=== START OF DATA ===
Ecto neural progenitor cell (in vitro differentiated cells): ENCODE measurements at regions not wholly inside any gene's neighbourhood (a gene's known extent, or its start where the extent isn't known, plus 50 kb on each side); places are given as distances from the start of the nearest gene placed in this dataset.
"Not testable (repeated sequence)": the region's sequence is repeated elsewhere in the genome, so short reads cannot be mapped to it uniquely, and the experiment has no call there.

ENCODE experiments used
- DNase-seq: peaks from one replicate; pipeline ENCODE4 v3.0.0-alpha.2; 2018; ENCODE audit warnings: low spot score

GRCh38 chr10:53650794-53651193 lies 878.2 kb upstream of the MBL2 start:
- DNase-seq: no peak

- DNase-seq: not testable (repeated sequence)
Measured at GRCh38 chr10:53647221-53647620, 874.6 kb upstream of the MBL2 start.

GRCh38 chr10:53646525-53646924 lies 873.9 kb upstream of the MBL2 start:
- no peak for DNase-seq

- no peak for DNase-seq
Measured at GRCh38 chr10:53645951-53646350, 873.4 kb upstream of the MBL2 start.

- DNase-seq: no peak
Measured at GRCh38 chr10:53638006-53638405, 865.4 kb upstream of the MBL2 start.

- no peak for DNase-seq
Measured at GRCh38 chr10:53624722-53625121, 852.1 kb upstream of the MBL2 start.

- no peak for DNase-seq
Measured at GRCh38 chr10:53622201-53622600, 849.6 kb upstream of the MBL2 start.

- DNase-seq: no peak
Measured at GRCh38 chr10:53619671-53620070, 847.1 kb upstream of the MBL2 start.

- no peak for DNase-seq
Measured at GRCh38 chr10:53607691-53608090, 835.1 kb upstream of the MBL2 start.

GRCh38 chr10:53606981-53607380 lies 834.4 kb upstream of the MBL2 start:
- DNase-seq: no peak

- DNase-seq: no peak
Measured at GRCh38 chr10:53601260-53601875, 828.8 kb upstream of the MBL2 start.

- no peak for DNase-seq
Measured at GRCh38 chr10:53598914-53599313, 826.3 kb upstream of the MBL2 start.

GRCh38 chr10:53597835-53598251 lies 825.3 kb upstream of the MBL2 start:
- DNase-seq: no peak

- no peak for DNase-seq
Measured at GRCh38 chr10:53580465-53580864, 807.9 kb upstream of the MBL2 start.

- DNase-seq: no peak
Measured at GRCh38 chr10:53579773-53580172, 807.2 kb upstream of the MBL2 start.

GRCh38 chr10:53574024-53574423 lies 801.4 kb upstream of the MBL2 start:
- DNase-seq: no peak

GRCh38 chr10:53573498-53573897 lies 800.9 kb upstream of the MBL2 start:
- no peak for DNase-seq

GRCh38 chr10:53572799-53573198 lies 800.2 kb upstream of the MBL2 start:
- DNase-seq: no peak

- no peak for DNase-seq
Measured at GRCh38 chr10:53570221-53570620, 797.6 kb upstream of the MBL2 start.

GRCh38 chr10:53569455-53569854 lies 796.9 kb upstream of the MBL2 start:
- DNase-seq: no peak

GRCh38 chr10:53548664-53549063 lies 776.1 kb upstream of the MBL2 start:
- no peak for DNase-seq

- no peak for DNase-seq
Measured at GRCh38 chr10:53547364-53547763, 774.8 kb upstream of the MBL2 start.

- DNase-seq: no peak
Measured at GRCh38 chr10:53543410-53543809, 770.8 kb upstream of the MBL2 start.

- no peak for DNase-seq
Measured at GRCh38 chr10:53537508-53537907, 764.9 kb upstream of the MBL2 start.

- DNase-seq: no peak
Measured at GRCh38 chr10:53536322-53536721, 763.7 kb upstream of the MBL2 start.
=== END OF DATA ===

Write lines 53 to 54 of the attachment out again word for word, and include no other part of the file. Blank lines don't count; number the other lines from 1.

- DNase-seq: no peak
Measured at GRCh38 chr10:53536322-53536721, 763.7 kb upstream of the MBL2 start.